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Click Follow and Like to have the HCMTrail Ride show up in your news feed.
You can comment here too.

I’ll be posting the longer stories along with pics right here on this website. I intend to write about each day as I go along. I want to be sure to tell you about everything while it’s fresh in my mind. To get emails of each post, enter your email address it the little box under the top banner pic. Then click on subscribe.

I promise I won’t blast you with a bunch of junk mail or spam. You can always unsubscribe to any of the places you’ve subscribed to.

I have built-in lots of flexibility to the schedule. Except for the beginning and end dates, nothing is “cast in blood.” So… over the next few days (before I go), tell me what you want to see or know about. Leave me a note either on FaceBook or here.

Click here for the schedule

I also welcome your stories or comments about any of the places I’ll be going. I hope lots of folks will share stuff.  I’ll respond as I get a chance. If you’ve got a long story about a place I’m going, you are welcome to post it too. Keep in mind that this web site is moderated, so if you post a question, comment, or story here, it may not appear right away.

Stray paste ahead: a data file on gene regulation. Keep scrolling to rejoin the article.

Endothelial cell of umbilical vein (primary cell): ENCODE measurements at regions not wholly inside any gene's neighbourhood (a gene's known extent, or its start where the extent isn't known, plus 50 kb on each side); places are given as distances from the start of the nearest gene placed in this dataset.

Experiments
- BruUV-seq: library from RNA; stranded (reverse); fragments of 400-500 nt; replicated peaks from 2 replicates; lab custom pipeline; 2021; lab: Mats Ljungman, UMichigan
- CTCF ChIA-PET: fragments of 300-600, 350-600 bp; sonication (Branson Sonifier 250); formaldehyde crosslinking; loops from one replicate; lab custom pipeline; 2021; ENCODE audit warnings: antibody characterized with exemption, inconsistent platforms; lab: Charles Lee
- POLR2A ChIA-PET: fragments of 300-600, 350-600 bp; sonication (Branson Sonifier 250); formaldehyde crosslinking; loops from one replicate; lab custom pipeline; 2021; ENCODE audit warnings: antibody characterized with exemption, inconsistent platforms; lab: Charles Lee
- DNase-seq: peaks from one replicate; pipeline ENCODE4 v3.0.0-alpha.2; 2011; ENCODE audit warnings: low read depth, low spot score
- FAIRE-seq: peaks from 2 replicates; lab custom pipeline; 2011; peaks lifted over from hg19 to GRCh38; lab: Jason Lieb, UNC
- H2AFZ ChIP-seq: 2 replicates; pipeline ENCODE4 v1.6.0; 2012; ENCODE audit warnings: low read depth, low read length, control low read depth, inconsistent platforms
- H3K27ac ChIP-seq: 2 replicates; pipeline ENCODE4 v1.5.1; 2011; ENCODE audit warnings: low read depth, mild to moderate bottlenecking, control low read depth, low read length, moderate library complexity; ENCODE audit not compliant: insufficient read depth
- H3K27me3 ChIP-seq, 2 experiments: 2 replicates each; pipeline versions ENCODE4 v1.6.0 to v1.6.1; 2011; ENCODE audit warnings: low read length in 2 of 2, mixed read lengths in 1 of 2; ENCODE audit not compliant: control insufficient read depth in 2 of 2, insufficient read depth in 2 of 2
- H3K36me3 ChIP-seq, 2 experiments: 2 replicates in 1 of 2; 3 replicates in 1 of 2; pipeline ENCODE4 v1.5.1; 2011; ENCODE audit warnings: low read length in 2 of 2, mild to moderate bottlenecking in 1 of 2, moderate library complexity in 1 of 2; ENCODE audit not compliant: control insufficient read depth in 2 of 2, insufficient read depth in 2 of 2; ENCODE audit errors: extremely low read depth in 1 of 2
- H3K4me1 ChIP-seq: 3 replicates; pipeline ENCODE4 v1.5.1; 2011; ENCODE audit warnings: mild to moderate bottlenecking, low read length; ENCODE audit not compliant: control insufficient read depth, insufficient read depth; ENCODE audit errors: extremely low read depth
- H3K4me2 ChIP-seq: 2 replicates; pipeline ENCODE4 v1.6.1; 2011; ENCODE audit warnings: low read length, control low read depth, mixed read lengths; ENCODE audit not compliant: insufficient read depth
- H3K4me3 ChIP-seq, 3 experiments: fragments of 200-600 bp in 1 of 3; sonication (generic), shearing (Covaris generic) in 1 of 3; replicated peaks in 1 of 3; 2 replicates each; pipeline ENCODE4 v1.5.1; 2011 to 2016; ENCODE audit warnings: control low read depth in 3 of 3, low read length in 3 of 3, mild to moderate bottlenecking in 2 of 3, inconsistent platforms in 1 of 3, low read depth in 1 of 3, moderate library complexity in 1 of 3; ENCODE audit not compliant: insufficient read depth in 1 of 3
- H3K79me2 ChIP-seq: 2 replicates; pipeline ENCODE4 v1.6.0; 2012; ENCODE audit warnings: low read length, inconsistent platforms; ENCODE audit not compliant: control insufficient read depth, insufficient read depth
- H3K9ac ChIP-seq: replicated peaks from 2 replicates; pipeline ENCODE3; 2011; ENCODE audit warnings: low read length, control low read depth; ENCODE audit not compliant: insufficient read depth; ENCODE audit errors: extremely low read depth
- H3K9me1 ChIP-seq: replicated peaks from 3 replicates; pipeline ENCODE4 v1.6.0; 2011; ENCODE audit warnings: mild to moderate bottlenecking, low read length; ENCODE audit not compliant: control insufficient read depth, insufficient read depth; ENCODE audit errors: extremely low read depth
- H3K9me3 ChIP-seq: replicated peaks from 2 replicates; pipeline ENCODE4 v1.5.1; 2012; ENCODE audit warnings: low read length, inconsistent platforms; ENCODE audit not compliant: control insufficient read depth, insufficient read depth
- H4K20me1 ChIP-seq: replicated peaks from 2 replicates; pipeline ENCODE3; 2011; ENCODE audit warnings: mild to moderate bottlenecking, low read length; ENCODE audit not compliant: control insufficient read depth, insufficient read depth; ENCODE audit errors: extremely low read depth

“Quickie” questions or comments will probably work best on FaceBook.

That’s all for now. I’ll “see ya” on “The Trail.”

Places to go – The PDJ

“Whoever controls the PDJ, controls Laos”                       

Unknown                          

I know… I said I would talk about “The Alamo” next in the series of “Places to Go.” But, I really can’t do that without talking about the PDJ and all that went with it first. Besides, the PDJ would likely be our first stop on the “Northern Loop.” So here we go.

Most aircrews simply referred to the region as the PDJ. The initials come from the name the French gave the region during their colonial reign: the Plaine des Jarres. Hence, the abbreviation, PDJ.

“Plaine des Jarres” translates to Plain of Jars. The name comes from the massive stone “jars” that were either human burial urns… or places to store rice-wine scattered around the region. Depending on who is telling the story, the PDJ is from several hundred square miles… up to 3,000 square miles.

Plaine des Jarres
Plane of Jars

 For this discussion, the importance of the PDJ isn’t the jars. Rather, it is the years of see-saw battles for control of the PDJ. You see… Continue reading